Xi’an is an excellent place to pick up souvenirs and antiques, which are generally cheaper and more varied than in Beijing, though prices have to be bartered down and the standard of goods, especially from tourist shops, is sometimes shoddy. Shopping is also an enjoyable evening activity, since the markets and department stores are open until 10pm – the Muslim Quarter and Beilin make for an entertaining stroll under the stars, where the nocturnal hawkers sell everything from dinner to souvenir silk paintings.
Xi’an has a strong artistic pedigree, and the paintings available here are much more varied in style than those you see elsewhere in China. As well as the widespread line-and-wash paintings of legendary figures, flowers and animals, look for bright, simple folk paintings, usually of country scenes. A traditional Shaanxi art form, appealing for their decorative, flat design and lush colours, these images were popular in China in the 1970s for their idealistic, upbeat portrayal of peasant life. A good selection is sold in a shop just behind the Small Goose Pagoda and in the temple compound, as well as outside the Banpo Museum. For rubbings from steles, much cheaper than paintings and quite striking, try the Big Goose Pagoda and Shuyuanmen, especially around the Beilin Museum, which is also a great area to find calligraphy and paintings. The underground pedestrian route at the South Gate includes an interesting diversion down an old bomb shelter tunnel to Nan Shang Jie, where papercuts are for sale.
Strong competition means you can pick up a painting quite cheaply if you’re prepared to bargain. Beware the bright young things who introduce themselves as art students whose class happens to be having an exhibition. They’re essentially touts who will lead you to a room full of mediocre work at inflated prices.
Beiyuanmen and Huajue Xiang, the alley that runs off to the Great Mosque, are the places to go for small souvenirs, engraved chopsticks, teapots, chiming balls and the like. Clusters of stalls and vendors swarm around all the tourist sights, and are often a nuisance, though the stalls around the Great Mosque are worth checking out – you’ll see curved Islamic shabaria knives among the Mao watches and other tourist knick-knacks.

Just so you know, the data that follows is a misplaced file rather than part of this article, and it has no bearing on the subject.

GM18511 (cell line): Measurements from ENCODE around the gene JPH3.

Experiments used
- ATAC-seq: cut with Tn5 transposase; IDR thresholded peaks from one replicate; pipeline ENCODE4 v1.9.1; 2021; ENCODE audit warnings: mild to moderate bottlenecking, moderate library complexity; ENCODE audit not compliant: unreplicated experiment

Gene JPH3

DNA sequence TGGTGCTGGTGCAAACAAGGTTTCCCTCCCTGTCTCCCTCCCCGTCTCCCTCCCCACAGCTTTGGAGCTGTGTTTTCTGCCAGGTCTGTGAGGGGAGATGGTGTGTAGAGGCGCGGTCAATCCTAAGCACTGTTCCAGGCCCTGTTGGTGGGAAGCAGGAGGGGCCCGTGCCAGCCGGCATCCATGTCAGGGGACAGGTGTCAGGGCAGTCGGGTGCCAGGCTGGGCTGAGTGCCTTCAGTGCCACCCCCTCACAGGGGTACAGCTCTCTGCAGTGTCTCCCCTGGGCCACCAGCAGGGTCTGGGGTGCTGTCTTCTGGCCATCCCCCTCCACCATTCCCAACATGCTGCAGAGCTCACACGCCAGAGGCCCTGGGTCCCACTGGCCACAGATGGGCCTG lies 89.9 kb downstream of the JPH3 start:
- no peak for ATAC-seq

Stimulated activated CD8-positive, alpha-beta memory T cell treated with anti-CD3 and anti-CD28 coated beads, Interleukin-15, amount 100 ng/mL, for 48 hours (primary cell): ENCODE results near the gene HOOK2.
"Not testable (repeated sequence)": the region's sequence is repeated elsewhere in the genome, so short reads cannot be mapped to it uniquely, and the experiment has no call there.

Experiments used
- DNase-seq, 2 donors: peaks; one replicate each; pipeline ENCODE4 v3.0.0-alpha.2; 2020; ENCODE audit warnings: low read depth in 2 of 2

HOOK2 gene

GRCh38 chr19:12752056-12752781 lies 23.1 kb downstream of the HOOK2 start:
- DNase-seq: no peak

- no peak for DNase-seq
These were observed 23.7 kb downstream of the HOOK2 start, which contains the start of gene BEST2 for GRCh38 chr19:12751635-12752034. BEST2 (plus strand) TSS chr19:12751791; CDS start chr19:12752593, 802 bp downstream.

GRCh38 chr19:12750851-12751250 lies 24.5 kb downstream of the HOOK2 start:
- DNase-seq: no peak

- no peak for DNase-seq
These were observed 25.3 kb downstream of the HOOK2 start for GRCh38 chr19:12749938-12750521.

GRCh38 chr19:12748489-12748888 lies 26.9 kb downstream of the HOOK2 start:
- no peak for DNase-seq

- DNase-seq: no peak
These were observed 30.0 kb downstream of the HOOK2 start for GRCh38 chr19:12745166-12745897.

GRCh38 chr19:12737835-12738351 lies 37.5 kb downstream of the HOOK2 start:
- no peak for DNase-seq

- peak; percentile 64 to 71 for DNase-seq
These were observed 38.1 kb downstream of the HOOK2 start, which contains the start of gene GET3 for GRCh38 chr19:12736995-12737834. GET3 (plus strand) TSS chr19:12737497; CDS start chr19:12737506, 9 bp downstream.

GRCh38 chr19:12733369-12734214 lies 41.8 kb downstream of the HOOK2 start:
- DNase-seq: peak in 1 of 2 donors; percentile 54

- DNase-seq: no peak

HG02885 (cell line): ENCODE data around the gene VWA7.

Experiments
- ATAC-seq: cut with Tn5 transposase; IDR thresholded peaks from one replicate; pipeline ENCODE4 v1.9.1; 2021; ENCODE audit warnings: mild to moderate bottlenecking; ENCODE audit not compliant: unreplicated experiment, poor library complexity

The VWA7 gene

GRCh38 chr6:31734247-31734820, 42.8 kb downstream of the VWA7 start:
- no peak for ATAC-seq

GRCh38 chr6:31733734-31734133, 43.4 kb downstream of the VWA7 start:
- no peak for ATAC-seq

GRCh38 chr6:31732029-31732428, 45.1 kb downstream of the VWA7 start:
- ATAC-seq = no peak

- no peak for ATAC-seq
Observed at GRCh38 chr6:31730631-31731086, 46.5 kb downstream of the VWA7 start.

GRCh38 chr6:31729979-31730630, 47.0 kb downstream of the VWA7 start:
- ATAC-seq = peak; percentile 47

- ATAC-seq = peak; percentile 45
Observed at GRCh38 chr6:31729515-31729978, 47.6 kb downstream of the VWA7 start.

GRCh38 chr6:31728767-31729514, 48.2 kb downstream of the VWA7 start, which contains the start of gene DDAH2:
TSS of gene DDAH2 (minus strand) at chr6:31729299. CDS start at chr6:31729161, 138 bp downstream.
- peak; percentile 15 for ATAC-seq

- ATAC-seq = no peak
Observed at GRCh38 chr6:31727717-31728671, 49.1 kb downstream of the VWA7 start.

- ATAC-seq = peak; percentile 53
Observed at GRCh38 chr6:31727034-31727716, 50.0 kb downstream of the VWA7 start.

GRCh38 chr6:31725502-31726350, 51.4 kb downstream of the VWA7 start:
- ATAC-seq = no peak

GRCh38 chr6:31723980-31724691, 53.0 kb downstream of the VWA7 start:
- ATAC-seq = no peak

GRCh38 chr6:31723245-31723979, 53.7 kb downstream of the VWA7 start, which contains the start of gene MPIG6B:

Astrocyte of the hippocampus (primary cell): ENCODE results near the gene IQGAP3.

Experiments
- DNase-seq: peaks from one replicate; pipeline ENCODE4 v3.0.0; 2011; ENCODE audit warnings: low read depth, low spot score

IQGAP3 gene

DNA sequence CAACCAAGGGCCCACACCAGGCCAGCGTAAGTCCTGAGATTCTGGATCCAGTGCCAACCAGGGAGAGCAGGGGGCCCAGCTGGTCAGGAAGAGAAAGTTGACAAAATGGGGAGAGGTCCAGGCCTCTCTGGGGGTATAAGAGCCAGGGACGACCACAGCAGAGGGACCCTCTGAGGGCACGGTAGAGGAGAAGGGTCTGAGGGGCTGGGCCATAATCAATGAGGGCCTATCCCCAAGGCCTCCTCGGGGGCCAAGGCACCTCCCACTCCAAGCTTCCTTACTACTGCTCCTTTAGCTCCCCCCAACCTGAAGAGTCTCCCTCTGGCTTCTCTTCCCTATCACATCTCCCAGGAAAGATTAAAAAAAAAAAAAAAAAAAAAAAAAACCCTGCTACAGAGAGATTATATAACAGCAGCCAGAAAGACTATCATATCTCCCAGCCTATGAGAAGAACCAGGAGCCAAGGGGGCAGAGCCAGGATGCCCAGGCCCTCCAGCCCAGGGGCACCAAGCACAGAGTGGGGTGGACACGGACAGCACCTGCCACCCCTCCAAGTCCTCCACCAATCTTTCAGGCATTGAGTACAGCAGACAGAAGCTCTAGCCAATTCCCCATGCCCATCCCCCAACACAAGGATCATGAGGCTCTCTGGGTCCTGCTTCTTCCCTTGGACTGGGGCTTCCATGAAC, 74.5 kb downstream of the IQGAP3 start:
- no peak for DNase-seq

For a personalized souvenir, try the seal engravers along Shuyuanmen, where you’ll also find a variety of calligraphy sets and other artists’ materials.
Antiques abound in Xi’an, but be aware that many – however dusty and worn – are reproductions. The best place to go is the City Antiques Market, about a block south of the Small Goose Pagoda, on Zhuque Dajie; this has some genuine antiques and oddities (such as old military gear) at reasonable prices, and Mao-era artwork with price tags that show the dealers here know how much these things sell for overseas. Another good place is the market outside Baxian Gong, which is biggest on Wednesdays and Sundays; many vendors are villagers from the outlying regions who look as if they are clearing out their attics. You can find some unusual items here, such as books and magazines dating from the Cultural Revolution containing rabid anti-Western propaganda, Qing vases, opium pipes and even rusty guns.